Paths to Charon
I’m sure Skånska Mord singer/mouth harpist Janne Bengtsson is tired of the Chris Cornell comparisons (hell, I even made one when I reviewed their 2010 debut The Last Supper, so this makes me twice guilty now), but if it eases the annoyance any, Skånska Mord is everything Soundgarden wishes it was, especially after that “Live to Rise” dreck the resurrected Seattle band laid on us this summer. To their own then, Skånska Mord is a high holy stoner blues outfit doling out giant chunks of Swedish hard rock like Santa Claus in a Grand Funk Railroad t-shirt, and unless you’ve been exceptionally bad this year, you need not miss out on this big-balled gift. I previously accused the band of flirting with a mainstream heavy sound, but Paths to Charon has served me notice to shut the fuck up, its choice riffs reaching even deeper into the 70s ethos this time around to pluck out as much boogie and groove as they possibly can, with songs like “Addicts” (featuring Spiders’ Ann-Sofie Hoyles on vocals) and “A Black Day” setting that rock n’ soul tone nice and early. There’s still plenty of brawny strut thanks to songs like “Dark Caves of Our Mind,” “The Flood,” and “Alien Encounter,” but it’s the maxed-out jam factor this album fully embraces that impresses me the most.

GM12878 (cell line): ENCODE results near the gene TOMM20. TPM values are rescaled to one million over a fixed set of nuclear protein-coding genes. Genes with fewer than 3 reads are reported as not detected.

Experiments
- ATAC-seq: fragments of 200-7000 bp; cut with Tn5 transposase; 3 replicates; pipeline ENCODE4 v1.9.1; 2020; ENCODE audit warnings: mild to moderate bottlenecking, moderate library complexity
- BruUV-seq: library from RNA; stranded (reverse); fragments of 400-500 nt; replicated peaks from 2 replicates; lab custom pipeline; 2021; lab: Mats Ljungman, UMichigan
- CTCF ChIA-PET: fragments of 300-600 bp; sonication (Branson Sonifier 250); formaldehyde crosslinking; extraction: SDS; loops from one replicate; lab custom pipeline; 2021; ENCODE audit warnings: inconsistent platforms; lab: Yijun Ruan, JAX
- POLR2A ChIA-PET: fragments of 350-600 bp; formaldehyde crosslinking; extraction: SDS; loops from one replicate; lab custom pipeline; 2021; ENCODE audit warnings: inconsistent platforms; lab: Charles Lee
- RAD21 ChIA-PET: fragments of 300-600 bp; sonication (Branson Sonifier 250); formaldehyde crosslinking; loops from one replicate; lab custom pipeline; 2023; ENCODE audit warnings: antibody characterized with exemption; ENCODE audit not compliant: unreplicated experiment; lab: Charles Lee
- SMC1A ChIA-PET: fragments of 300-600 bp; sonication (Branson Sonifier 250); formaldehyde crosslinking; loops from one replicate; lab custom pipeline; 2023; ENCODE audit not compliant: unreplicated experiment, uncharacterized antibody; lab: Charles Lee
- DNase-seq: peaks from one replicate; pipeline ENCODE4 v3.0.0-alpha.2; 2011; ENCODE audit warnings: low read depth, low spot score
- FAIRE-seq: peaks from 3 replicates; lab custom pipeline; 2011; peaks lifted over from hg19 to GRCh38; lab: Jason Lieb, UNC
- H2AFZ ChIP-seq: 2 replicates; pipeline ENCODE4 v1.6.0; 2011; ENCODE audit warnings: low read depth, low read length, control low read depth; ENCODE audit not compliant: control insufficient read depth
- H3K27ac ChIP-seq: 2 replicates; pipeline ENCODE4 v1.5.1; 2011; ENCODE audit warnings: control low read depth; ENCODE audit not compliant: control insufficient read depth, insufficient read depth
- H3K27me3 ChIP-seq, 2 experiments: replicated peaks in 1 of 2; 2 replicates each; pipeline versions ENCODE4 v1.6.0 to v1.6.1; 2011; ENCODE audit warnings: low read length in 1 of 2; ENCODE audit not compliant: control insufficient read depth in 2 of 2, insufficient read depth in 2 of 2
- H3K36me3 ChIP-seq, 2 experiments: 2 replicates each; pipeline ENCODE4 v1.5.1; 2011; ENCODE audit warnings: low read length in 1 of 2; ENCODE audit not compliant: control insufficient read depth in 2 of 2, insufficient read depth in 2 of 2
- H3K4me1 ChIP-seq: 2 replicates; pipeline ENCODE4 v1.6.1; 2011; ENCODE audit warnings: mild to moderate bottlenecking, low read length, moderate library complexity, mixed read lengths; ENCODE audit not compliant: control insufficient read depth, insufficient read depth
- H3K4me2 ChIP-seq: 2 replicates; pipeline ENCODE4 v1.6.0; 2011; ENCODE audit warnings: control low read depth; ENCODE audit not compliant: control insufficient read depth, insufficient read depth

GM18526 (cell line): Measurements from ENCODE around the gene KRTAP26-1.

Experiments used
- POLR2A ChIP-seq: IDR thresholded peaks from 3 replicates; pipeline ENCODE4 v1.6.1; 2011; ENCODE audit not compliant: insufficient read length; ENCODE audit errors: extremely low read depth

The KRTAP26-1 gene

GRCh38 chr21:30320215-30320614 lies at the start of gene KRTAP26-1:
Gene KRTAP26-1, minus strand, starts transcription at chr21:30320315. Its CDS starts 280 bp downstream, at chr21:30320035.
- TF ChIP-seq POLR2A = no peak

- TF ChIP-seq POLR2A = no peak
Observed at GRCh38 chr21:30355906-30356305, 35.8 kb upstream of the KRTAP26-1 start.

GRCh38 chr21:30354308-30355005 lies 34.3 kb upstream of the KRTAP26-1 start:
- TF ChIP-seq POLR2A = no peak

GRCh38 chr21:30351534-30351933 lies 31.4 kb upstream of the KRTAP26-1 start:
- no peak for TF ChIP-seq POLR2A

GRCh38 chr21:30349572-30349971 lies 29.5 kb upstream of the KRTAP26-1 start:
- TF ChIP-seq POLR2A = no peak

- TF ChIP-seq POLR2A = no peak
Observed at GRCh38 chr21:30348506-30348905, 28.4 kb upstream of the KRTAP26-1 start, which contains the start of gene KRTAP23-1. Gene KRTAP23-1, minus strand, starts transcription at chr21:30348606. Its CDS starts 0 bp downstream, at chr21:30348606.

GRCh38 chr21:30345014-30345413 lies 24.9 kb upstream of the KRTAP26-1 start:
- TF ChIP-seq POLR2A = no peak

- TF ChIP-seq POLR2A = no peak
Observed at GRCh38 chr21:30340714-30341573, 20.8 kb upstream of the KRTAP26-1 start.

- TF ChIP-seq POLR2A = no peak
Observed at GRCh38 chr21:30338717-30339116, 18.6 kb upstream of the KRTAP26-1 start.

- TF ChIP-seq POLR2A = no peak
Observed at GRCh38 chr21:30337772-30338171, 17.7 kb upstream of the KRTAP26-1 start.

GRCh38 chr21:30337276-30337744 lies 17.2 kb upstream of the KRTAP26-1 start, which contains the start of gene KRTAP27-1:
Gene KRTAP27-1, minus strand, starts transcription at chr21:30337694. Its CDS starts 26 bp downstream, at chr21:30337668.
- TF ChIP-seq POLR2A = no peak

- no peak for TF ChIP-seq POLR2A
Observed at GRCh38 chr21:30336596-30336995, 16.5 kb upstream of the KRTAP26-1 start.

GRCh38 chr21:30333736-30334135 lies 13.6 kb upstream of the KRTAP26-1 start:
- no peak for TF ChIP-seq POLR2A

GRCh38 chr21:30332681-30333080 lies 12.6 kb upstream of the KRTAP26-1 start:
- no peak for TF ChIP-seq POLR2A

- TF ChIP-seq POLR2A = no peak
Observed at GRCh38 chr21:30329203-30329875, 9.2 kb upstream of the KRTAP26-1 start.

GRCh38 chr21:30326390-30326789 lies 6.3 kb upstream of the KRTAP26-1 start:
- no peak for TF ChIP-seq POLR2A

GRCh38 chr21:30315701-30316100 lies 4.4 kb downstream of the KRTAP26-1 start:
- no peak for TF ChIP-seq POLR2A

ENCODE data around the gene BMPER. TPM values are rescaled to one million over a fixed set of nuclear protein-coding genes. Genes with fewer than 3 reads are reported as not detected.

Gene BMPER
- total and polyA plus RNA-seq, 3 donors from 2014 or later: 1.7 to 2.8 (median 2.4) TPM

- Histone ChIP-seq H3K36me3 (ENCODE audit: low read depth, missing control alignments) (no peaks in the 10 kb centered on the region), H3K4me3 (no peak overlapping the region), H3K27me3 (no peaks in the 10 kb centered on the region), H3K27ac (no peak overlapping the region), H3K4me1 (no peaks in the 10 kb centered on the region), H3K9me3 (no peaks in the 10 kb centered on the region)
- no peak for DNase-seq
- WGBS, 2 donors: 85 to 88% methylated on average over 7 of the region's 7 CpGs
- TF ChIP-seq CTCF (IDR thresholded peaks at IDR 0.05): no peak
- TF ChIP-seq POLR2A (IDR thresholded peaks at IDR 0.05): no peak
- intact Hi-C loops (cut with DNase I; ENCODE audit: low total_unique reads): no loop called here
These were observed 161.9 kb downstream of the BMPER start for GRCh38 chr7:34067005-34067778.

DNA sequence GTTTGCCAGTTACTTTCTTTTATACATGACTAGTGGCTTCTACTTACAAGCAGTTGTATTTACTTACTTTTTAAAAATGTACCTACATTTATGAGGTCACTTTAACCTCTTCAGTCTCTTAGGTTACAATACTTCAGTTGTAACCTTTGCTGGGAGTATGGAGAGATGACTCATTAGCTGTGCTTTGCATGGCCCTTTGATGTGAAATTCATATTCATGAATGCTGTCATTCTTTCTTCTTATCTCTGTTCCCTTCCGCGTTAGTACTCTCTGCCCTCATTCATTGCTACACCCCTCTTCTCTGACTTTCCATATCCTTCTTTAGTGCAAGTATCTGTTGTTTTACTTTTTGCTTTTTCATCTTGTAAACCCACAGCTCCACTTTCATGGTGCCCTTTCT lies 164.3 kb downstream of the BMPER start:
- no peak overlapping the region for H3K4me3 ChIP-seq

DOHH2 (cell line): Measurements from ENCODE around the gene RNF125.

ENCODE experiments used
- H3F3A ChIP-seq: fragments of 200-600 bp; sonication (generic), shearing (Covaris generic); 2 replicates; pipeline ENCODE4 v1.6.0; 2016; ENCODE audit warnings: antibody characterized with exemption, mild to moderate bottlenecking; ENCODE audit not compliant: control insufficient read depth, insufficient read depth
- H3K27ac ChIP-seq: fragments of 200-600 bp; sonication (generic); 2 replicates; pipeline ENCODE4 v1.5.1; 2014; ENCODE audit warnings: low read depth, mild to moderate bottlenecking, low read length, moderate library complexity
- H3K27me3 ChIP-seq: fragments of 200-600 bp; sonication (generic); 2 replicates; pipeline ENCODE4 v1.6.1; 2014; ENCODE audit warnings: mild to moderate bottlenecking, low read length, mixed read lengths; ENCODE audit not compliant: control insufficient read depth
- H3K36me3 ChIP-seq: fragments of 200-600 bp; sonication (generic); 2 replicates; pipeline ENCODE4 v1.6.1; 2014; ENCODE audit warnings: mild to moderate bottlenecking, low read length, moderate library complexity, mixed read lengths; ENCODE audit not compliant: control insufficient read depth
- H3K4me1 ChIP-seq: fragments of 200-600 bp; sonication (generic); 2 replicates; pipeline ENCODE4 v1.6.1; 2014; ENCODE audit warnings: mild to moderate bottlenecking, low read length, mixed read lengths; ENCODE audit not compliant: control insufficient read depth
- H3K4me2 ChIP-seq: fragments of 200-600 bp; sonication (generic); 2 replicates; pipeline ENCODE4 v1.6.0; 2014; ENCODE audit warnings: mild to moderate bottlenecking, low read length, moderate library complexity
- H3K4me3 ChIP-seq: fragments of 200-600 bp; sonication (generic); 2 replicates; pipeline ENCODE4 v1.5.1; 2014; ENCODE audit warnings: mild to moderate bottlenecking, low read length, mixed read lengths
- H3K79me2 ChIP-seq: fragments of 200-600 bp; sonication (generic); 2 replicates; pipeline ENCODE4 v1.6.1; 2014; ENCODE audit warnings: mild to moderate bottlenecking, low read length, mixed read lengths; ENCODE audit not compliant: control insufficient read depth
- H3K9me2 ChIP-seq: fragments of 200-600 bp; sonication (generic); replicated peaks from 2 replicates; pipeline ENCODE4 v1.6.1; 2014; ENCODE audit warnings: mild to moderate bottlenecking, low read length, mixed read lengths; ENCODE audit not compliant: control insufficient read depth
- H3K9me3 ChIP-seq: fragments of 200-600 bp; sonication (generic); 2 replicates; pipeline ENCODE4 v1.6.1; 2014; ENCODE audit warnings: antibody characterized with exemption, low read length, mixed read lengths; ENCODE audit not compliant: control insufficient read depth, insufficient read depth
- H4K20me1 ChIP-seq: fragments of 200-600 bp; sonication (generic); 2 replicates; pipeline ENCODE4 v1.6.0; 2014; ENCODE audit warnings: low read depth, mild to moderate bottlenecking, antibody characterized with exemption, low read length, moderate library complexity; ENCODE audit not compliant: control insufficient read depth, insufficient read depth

Listen to the first six tracks from Paths to Charon by Skånska Mord!
Posted by Jeff on Aug 16 2012 in Reviews Tags: '70s, A Black Day, Addicts, Alien Encounter, Ann-Sofie Hoyles, blues, boogie, brawny, Chris Cornell, chunks, Dark Caves of Our Mind, giant, Grand Funk Railroad, groove, hard, heavy, high, holy, jam, Janne Bengtsson, Live to Rise, Paths to Charon, riffs, rock n' roll, Seattle, Skånska Mord, Small Stone, soul, Soundgarden, Spiders, stoner, strut, Sweden, The Flood, The Last Supper, tone